Having the greatest respect for the work of Edward Chancellor, we appreciate the opportunity to occasionally feature him on this blog. Recently, he has been contemplating the return of inflation. While immediate losses to income are a deflationary force, the dynamics that determine price are more complex long-term. His most contemporary views are discussed in this recent interview. His more thorough perspective is below. Such swans as this define entire eras of investment.
25 June 2020, By Edward Chancellor
The massive fiscal deficits and money-printing engendered by the coronavirus pandemic should see off the threat of deflation. Rather, the spectre of inflation now beckons. While its potential horrors should not be downplayed, the return of inflation is the best way to resolve the great economic imbalances and social discontents that beset our world.
Some $10 trillion worth of fiscal support is propping things up during the pandemic year. Fiscal deficits in the United States and elsewhere have blown out. Governments are not financing themselves with tax hikes or by drawing on private savings, but rather have turned to printing money. The U.S. money supply is expanding at its fastest rate since the Second World War. The newly printed money isn’t trapped in Wall Street, as was the case with the Federal Reserve’s quantitative easing programmes, but goes directly to Main Street as the government guarantees emergency lending by commercial banks.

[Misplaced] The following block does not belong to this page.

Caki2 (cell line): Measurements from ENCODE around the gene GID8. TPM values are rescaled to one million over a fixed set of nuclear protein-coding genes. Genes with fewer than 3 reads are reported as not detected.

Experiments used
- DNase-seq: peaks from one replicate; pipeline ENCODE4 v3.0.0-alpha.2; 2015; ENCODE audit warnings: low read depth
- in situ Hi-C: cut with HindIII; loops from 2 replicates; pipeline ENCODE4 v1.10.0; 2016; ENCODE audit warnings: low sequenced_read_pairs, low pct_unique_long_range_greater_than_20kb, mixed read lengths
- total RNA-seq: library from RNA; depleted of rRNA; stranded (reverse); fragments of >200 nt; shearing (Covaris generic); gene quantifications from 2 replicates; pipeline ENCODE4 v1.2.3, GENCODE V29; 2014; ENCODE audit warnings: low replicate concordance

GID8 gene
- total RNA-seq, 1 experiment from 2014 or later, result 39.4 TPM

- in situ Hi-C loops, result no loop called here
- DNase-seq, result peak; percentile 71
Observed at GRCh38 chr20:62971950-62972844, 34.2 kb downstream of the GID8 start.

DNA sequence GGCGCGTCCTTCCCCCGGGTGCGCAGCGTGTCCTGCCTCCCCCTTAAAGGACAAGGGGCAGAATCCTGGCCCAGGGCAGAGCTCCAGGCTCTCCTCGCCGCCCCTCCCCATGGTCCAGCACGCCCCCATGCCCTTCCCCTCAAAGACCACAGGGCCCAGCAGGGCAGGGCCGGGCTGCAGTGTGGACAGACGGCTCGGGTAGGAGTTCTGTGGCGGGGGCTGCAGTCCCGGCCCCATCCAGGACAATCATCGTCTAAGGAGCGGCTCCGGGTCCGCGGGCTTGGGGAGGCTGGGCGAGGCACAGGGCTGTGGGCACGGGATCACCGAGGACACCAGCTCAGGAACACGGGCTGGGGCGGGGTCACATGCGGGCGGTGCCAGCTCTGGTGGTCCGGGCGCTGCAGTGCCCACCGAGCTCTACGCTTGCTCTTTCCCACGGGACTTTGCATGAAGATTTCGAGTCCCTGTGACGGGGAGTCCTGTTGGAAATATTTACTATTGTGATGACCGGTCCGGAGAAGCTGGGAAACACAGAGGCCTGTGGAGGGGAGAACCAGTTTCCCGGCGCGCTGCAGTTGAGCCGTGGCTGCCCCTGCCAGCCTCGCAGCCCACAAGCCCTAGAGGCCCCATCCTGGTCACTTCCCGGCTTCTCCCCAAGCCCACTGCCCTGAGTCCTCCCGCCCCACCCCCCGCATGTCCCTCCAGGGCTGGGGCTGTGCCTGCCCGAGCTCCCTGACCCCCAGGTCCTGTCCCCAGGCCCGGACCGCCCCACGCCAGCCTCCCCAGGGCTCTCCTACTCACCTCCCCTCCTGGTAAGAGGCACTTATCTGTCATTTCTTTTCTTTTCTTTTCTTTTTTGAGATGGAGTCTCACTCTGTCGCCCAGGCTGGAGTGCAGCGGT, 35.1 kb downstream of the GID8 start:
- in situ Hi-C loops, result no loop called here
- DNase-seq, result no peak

The inflation risk is further heightened by America’s ongoing trade war with China, the world’s top supplier of cheap manufactured goods. In the short term, high levels of unemployment in the West and a severe worldwide recession – the International Monetary Fund expects global output to shrink by nearly 5% this year – may dampen inflationary pressures but won’t extinguish them. Once the velocity of money reverts to its pre-coronavirus levels, investment strategist Russell Napier of Orlock Advisors predicts price rises in the developed world could exceed 4% next year.